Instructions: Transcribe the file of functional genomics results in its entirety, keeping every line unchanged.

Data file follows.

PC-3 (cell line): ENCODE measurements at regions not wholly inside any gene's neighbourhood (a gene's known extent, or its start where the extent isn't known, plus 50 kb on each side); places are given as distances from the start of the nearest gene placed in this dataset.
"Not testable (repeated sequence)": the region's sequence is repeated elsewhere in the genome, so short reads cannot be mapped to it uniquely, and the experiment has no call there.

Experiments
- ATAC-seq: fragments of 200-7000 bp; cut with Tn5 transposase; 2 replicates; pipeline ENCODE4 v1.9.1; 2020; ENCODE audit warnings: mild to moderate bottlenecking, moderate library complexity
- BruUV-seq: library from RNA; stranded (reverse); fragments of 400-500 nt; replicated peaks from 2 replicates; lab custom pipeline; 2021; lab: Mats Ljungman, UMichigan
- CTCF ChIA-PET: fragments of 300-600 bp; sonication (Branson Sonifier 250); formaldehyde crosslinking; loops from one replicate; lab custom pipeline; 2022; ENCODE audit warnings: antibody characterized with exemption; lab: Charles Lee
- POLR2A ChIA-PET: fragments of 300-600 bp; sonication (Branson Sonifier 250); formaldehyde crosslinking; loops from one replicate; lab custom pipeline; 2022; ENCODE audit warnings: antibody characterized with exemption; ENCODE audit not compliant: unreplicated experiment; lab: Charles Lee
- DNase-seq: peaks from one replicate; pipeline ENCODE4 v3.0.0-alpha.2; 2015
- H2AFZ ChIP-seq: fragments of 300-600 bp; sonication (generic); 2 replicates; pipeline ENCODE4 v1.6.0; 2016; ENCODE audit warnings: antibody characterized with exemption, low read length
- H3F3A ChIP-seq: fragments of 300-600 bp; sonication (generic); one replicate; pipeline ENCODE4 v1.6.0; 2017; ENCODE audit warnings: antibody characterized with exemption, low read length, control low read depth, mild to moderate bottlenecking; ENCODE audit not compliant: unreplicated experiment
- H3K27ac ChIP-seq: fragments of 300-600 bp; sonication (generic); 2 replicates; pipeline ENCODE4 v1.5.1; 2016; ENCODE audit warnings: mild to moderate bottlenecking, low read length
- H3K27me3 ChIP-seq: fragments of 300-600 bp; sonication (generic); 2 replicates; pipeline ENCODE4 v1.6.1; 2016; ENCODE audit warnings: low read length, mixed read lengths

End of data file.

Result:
PC-3 (cell line): ENCODE measurements at regions not wholly inside any gene's neighbourhood (a gene's known extent, or its start where the extent isn't known, plus 50 kb on each side); places are given as distances from the start of the nearest gene placed in this dataset.
"Not testable (repeated sequence)": the region's sequence is repeated elsewhere in the genome, so short reads cannot be mapped to it uniquely, and the experiment has no call there.

Experiments
- ATAC-seq: fragments of 200-7000 bp; cut with Tn5 transposase; 2 replicates; pipeline ENCODE4 v1.9.1; 2020; ENCODE audit warnings: mild to moderate bottlenecking, moderate library complexity
- BruUV-seq: library from RNA; stranded (reverse); fragments of 400-500 nt; replicated peaks from 2 replicates; lab custom pipeline; 2021; lab: Mats Ljungman, UMichigan
- CTCF ChIA-PET: fragments of 300-600 bp; sonication (Branson Sonifier 250); formaldehyde crosslinking; loops from one replicate; lab custom pipeline; 2022; ENCODE audit warnings: antibody characterized with exemption; lab: Charles Lee
- POLR2A ChIA-PET: fragments of 300-600 bp; sonication (Branson Sonifier 250); formaldehyde crosslinking; loops from one replicate; lab custom pipeline; 2022; ENCODE audit warnings: antibody characterized with exemption; ENCODE audit not compliant: unreplicated experiment; lab: Charles Lee
- DNase-seq: peaks from one replicate; pipeline ENCODE4 v3.0.0-alpha.2; 2015
- H2AFZ ChIP-seq: fragments of 300-600 bp; sonication (generic); 2 replicates; pipeline ENCODE4 v1.6.0; 2016; ENCODE audit warnings: antibody characterized with exemption, low read length
- H3F3A ChIP-seq: fragments of 300-600 bp; sonication (generic); one replicate; pipeline ENCODE4 v1.6.0; 2017; ENCODE audit warnings: antibody characterized with exemption, low read length, control low read depth, mild to moderate bottlenecking; ENCODE audit not compliant: unreplicated experiment
- H3K27ac ChIP-seq: fragments of 300-600 bp; sonication (generic); 2 replicates; pipeline ENCODE4 v1.5.1; 2016; ENCODE audit warnings: mild to moderate bottlenecking, low read length
- H3K27me3 ChIP-seq: fragments of 300-600 bp; sonication (generic); 2 replicates; pipeline ENCODE4 v1.6.1; 2016; ENCODE audit warnings: low read length, mixed read lengths